I think It’s increase web user. Because now may people use web from there mobile browser. We always need web. Without web we can’t think any thing.

    Web is alive. Always will alive.

  • Joseph Anzai

    Daniel, this is a very interesting post. I want to believe that the web will exist as it has, but with the ever increasing use of apps as well as mobile devices, the web could change as we know it. When you think about it, it wasn’t that long ago that there was no public access to the internet at all, in-fact many of us went through our entire education never hearing the word internet, it didn’t even exist. I can imagine that many of the young people reading this are shaking there head saying “what is he talking about”. If you have been around long enough, you know that change happens in what seems like a blink of an eye.

    Thanks again, great article as always.

  • Andy Winchester

    Although the web apps from Google (Android) has largely grow , they will never change our future perspective of the Web.
    Thank you for the info

  • Slavko Desik

    I enjoy reading stuff like this. It’s funny how other bloggers never focus on things concerning the long haul. We should be the ones ahead of the curve, so logic dictates that we should know or at least talk about trends and try to predict things on our own.

    My contention is that the web is build utopia-like, and this concept worked not only from the beginning, but it takes traction over time.

    The more we use it in this manner, the better it gets at providing us what we want. It is ever growing in terms of UX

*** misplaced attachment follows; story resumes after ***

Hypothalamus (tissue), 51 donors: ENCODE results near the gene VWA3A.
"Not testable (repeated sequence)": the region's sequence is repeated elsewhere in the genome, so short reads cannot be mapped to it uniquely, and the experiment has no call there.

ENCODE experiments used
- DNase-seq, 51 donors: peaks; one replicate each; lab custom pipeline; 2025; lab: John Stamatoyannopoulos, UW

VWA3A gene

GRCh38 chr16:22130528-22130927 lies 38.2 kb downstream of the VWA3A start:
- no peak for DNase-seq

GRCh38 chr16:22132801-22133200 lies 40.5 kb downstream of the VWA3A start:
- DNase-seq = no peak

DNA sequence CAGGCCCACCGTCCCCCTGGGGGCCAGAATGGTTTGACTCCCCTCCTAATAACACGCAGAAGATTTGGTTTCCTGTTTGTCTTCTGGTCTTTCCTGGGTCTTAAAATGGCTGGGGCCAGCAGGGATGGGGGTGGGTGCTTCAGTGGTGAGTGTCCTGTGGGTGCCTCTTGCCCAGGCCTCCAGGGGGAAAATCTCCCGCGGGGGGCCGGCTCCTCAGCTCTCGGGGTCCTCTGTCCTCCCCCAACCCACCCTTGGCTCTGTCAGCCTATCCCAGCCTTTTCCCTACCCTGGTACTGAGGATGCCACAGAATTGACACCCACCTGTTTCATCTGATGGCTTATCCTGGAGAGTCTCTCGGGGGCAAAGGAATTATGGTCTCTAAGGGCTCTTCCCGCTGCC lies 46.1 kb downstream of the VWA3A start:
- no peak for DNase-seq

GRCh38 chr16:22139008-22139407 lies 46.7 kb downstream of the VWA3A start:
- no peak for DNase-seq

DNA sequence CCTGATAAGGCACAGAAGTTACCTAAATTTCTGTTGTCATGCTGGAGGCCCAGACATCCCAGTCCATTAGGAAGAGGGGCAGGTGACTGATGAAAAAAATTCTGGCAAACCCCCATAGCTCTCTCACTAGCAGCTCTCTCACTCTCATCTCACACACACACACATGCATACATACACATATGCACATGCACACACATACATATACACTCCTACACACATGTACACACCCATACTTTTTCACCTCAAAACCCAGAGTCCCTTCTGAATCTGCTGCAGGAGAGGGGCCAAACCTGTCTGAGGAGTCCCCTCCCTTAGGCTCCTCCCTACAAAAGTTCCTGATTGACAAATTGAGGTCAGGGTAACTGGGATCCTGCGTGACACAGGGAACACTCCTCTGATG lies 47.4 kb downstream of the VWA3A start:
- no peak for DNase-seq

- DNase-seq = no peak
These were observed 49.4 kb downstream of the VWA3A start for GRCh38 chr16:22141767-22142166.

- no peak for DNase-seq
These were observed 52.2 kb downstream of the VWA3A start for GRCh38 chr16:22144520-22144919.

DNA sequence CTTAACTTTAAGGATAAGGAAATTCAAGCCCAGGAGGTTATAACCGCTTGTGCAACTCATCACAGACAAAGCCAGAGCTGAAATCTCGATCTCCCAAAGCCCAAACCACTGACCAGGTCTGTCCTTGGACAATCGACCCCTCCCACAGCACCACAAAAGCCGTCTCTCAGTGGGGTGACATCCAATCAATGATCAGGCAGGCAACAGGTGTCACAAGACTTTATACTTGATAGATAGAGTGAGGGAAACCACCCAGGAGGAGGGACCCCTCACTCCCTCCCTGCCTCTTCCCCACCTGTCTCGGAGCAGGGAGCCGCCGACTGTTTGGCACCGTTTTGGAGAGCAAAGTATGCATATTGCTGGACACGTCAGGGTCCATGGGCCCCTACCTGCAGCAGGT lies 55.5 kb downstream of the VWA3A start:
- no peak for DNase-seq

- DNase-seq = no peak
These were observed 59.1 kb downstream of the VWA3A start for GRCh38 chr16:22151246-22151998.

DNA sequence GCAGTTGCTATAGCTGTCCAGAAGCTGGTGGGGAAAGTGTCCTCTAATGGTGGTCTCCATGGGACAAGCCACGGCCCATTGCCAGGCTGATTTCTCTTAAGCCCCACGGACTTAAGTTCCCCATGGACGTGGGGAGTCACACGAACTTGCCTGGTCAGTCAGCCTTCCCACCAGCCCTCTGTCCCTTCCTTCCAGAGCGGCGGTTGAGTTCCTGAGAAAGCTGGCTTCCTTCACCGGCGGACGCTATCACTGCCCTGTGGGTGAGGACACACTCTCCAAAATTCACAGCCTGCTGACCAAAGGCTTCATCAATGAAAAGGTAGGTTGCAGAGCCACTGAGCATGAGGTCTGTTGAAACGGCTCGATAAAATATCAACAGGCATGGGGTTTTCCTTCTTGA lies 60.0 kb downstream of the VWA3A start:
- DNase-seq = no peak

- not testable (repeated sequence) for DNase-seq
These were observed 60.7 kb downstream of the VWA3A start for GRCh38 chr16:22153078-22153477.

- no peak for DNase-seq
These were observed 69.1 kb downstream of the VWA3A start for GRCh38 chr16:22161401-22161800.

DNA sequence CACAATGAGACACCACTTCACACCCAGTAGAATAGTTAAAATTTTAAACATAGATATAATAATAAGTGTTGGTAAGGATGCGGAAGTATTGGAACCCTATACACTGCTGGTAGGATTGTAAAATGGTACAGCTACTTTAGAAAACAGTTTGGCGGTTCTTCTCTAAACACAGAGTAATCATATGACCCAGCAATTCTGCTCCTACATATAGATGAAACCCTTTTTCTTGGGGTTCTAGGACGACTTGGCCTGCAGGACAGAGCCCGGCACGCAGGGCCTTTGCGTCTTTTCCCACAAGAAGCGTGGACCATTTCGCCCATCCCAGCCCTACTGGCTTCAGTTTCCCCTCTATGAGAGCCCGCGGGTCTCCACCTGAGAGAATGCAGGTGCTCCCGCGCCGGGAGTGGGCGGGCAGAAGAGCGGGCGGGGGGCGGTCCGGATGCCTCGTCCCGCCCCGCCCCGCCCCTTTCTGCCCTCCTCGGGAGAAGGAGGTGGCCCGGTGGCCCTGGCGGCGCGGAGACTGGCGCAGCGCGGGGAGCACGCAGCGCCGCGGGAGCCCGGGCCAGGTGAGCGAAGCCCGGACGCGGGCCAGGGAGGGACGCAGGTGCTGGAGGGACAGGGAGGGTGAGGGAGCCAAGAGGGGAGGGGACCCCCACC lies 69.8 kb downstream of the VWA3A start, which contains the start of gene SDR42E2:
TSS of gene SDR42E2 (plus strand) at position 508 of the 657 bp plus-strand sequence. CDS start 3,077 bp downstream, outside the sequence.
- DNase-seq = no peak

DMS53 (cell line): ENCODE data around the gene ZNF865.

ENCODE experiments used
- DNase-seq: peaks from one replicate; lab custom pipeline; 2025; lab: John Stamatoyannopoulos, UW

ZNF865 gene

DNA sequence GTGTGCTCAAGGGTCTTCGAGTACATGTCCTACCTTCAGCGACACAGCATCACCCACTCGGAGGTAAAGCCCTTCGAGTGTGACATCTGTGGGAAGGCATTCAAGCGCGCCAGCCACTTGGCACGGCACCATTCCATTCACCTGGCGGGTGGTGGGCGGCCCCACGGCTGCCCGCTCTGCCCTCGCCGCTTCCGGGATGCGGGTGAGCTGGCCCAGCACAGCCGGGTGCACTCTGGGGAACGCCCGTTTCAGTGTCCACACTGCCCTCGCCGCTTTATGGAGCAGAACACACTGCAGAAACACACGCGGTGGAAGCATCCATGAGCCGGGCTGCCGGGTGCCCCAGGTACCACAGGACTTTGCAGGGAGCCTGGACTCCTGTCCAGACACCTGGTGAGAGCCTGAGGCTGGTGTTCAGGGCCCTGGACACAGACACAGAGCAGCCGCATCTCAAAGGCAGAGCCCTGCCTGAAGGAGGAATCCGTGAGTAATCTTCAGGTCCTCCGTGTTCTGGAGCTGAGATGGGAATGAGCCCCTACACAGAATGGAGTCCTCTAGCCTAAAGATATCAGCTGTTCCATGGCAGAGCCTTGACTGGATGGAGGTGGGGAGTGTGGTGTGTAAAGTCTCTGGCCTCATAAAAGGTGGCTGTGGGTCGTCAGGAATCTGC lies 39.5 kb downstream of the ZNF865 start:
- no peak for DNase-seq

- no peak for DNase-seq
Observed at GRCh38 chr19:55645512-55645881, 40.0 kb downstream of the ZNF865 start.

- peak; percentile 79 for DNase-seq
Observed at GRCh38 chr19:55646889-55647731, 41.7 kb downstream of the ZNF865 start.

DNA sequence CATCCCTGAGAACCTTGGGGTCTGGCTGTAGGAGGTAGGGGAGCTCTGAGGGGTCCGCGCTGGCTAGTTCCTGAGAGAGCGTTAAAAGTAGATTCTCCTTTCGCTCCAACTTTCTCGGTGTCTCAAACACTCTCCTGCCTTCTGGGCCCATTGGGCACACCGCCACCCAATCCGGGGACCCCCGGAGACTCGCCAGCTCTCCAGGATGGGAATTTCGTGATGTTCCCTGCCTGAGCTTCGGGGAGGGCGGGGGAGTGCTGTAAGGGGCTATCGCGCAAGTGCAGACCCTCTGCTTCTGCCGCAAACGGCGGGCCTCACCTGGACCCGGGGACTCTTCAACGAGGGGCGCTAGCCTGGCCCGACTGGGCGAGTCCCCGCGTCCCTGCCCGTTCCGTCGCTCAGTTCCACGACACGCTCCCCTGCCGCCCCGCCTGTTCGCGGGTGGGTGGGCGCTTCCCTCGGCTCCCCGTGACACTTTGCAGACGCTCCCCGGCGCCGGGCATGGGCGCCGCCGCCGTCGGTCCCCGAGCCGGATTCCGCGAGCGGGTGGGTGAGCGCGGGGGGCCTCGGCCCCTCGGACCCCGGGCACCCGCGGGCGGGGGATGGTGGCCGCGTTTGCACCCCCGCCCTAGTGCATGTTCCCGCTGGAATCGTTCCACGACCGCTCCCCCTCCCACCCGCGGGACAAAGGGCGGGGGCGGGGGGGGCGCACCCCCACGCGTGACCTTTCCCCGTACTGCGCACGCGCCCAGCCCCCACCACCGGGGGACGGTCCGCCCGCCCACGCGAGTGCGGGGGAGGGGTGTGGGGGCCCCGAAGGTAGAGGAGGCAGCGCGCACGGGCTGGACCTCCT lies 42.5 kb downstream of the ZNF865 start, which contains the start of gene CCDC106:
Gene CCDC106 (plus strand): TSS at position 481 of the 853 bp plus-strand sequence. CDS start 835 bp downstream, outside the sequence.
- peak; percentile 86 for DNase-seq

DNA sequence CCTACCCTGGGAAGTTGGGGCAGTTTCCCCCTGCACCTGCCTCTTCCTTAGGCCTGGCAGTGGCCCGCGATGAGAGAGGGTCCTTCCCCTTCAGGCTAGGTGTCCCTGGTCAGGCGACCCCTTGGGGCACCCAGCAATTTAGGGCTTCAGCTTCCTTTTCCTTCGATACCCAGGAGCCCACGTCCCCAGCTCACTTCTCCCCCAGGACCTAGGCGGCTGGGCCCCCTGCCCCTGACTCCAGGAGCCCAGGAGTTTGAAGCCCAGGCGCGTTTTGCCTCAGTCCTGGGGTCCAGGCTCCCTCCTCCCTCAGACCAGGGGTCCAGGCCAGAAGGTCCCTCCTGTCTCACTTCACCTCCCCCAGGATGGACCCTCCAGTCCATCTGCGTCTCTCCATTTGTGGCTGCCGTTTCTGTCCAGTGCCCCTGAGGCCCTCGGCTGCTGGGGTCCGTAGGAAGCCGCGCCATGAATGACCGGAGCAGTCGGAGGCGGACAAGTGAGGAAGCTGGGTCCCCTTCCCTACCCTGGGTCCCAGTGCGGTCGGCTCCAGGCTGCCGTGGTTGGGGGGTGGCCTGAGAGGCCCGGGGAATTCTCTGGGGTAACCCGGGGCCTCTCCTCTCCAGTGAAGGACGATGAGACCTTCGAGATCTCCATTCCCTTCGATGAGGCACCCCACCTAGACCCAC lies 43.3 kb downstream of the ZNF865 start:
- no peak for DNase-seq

• Ellie

    I don’t have a smart phone, so unfortunately I’m a little naive on the subject. However, I work for a publisher, and judging by the academic professors who submit work to us, I agree with SWH and Madhav above. P.S. Some of our authors still want us to print out copyedited pages.

  • Jack

    Well, the hyperlinks are very important to give more information by linking to each other sites or page. And also Mobile devices can be the next revolution for web networking but I think the internet is still alive but in the next era everyone will use mobile device for browsing the internet.

  • Firelink Media

    How could anyone think that the web is dying?? The web or internet is the single most proficient means of information sharing the world has ever seen. The openess of the internet is what makes it makes it so powerful, so why would anyone want to move away from this makes no sense? Sure I can understand the use of apps personalizing the way information is delivered to us but just like a tablet can’t replace a pc an app can’t replace web browsing as we know it.